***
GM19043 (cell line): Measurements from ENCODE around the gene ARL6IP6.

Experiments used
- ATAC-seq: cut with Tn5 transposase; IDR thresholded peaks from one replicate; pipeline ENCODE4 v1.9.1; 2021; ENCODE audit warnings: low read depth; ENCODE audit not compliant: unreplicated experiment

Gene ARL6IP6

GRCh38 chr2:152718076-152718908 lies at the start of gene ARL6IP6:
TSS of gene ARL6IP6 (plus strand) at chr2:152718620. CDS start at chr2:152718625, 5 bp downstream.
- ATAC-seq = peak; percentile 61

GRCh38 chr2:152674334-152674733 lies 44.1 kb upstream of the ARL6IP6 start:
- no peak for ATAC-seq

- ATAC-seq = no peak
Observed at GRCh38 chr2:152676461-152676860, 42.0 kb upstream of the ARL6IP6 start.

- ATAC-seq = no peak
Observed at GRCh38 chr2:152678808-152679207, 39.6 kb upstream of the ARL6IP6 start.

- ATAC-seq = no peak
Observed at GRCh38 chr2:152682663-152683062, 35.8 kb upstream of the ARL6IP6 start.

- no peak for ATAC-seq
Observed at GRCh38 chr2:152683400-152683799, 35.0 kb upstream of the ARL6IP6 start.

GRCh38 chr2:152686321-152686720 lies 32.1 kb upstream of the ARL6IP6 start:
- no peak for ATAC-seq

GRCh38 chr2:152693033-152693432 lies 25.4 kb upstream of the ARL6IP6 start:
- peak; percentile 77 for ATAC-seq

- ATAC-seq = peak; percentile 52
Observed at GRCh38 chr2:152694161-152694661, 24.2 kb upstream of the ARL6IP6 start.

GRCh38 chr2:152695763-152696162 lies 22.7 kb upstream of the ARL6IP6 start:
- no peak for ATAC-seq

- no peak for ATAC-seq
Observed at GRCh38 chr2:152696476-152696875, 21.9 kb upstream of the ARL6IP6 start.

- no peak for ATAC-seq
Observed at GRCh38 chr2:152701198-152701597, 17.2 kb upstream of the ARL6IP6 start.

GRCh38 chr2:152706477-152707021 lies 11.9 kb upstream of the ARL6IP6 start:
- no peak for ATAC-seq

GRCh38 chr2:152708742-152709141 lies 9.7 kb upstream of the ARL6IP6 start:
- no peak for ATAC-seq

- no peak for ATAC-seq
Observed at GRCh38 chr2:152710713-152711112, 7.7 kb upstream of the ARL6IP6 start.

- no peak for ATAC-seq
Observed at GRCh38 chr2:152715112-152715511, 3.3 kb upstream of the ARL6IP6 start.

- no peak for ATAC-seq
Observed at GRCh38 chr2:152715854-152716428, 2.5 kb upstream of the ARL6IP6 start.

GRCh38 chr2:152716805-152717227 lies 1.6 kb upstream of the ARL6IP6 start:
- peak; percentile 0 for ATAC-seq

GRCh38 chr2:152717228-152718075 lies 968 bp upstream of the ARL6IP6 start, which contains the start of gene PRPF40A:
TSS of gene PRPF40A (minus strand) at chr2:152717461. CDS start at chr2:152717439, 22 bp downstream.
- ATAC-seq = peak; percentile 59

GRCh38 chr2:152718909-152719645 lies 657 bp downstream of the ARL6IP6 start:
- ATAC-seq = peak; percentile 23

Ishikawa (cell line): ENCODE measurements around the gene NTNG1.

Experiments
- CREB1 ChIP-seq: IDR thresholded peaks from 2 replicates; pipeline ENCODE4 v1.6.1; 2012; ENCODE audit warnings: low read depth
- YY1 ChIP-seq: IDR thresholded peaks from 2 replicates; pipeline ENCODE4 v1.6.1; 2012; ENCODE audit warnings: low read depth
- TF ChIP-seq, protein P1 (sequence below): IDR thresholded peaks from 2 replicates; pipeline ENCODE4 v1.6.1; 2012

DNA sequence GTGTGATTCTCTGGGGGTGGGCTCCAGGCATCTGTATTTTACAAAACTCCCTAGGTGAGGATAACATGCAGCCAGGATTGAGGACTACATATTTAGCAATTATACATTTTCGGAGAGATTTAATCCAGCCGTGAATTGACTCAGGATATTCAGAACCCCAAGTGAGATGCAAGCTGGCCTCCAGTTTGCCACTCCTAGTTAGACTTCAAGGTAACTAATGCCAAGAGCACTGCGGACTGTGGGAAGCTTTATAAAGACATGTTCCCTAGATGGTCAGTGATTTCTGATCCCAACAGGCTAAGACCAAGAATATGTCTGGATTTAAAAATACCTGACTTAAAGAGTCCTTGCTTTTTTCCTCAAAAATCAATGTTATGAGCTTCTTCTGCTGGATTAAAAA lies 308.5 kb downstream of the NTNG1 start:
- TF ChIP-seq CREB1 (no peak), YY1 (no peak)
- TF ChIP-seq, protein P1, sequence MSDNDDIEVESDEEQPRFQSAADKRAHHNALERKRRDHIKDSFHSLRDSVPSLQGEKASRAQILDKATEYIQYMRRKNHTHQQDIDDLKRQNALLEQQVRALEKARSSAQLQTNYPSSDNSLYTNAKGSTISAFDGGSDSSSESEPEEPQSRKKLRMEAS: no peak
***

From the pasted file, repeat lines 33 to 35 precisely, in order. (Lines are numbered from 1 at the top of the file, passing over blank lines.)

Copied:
- no peak for ATAC-seq

- no peak for ATAC-seq
Observed at GRCh38 chr2:152710713-152711112, 7.7 kb upstream of the ARL6IP6 start.